This blogger has noticed that he often hasn't signposted hostilities at mid-field as crucial to a result, but this doesn't apply on Sunday. Shane McGrath has been signposted as the coming exemplar of the thoroughly modern midfielder, whilst Brian O' Connell has perhaps had the mockers put on him with all the award giving that has been bestowed on him this week. Something may have to give. O'Connell will likely play a more stationary role than McGrath, by bolstering his half back line. That trio may be in need of some protection as there is a suspicion that Conor Plunkett and Pat Donnellan haven't yet been truly tested in the white heat. Indeed given Gerry O' Grady's apparent ongoing fitness concerns, there are valid questions of differing kinds regarding all of Clare's backs ( a far cry from their sextet in the last final between the counties in 1997 ) and Brendan Bugler's trifling misdemeanour at the fag end of the semi-final could be very costly. What might exacerbate the concerns is the feeling that Tipperary are inching towards a more balanced forward line with John O'Brien apparently back in form and Seamus Butler back in more familiar environs at corner forward. Furthermore do Clare have a plan for Lar Corbetts wanderlust that involves Frank Lohan?

Tipp have generally been talked up too much, e.g whispers of their possession of the best backline in the country, despite three of them being relatively unproven in the summer. Perhaps this comes with the territory when you are one of the "big three", a grouping that they may still be a part of due to the unswavering hubris of their supporters. A combined xv of both sides on anfearrua lead to many posters plumping for rookie Seamus Callinan at 11, decision making that may have had Diarmuid McMahon rolling his eyes. Yet there remains the nagging feeling that Clare will be fortunate to have defensive uncertainty not punished by Eoin Kelly and Lar Corbett. Ultimately if O'Grady, Griffin and O'Mahoney are all in reasonable order, Tipp seem very marginally the safer bet.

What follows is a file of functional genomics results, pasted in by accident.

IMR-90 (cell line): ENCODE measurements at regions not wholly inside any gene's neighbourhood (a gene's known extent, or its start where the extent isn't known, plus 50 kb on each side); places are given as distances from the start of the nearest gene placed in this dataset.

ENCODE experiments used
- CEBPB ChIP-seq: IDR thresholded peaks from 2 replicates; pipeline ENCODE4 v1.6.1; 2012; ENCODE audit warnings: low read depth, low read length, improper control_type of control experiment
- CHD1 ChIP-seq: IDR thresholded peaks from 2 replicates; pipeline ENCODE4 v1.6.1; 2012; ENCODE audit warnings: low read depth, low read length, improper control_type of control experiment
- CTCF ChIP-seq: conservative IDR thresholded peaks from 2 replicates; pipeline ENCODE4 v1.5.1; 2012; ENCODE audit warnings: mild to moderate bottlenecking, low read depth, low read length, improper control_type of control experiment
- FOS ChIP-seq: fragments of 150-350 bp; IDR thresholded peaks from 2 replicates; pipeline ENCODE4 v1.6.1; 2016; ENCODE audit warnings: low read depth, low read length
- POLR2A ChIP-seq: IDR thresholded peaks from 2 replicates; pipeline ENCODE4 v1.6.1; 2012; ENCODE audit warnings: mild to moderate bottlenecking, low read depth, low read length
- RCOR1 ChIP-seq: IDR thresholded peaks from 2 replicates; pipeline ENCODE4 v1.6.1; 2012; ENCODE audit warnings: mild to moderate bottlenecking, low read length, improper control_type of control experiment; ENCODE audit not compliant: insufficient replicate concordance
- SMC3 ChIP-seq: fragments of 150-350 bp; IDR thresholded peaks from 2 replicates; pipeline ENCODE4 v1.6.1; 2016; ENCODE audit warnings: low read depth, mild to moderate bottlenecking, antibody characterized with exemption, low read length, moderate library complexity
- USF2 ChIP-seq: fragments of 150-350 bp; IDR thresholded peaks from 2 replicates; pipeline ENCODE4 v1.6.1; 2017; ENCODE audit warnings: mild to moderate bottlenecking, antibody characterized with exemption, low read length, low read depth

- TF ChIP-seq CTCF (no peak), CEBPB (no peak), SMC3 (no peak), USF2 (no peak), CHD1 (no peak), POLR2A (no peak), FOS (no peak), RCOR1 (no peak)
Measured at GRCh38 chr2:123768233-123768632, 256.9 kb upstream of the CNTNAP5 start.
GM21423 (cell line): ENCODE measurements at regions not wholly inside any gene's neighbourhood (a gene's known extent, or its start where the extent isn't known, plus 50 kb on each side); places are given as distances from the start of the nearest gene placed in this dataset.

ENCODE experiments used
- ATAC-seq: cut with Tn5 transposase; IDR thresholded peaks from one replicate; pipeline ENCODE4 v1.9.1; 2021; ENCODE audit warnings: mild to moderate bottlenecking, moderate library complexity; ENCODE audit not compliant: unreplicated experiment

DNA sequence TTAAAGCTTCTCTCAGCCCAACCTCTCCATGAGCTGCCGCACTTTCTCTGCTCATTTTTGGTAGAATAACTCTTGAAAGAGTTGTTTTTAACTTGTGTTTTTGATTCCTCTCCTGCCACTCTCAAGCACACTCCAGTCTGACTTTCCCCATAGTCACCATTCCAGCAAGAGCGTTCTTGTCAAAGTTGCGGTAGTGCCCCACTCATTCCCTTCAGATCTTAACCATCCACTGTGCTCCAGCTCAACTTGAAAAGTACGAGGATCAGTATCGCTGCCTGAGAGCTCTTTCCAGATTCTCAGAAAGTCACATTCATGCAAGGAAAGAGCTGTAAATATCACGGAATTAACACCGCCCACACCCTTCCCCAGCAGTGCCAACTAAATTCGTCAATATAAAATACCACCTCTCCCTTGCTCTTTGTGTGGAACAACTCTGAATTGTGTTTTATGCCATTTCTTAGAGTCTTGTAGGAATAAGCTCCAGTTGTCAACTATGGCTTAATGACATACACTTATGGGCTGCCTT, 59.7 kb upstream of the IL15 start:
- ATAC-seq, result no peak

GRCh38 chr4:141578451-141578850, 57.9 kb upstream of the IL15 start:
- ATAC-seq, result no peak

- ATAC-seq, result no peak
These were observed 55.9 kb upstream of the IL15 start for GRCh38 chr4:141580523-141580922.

Re Saturday nights fare, with Gerald McCarthy reverted to tried and trusted, and dare one say it stodgy, upfront, and Sean Og and Ronan Curran on the bench, Cork could be vulnerable to an up and coming formulation. The pity is that they wont be facing Dublin circa 2011 in Pairc Ui Chaoimh. Keeping on the stodgy theme, Wayne McNamara's summer bow doesn't appear to be enough change to be confident that Limerick will come up trumps on Saturday week. As it is though an Offaly team most notable for having the sons of four All-Ireland winners in the starting xv, will likely be five or six points inferior.

Wednesday, July 9, 2008

It's Groundhog Day.... Again

With the amount of hot air circulating around the hurling firmament in the last few days you'd swear the Montgolfier brothers were about the place. Another Leinster year over and hurling is apparently even deeper in debt. Galway, like the gadfly batchelor, are being asked once more to focus their mind and settle down with their eastern neighbours. About the only thing we have been spared is the "will someone please think of the children" catchcry. No amount of hyperbole has been spared in the p.r campaign. This blogger's former classmate the normally extremely clear headed James ( we never called him Jamesie ) O' Connor opined that a Kilkenny v Galway clash last Sunday would have brought 50,000 to headquarters. Granted the novelty and the very powerful Joe Canning hype may have brought a very decent crowd, but it would likely be nowhere near equalled in years two and three of the experiment. It may have been quickly forgotten that the meeting of the two sides in last years quarter final attracted only 40,000 to Croker; as part of a double header with Tipperary and Wexford. And ultimately for the switch to be effective there is the small matter of Galway's competitiveness. The way some talk about hurling realignment a force akin to the Rackard brothers Wexford of the 1950's is waiting in the wings to rattle Kilkenny's cages. We heard a lot last Sunday about hurling being a 70 minute game and the harsh reality is that three of the last four four times the counties have met in championship the tribesmen have been uncompetitive over the full duration of the game.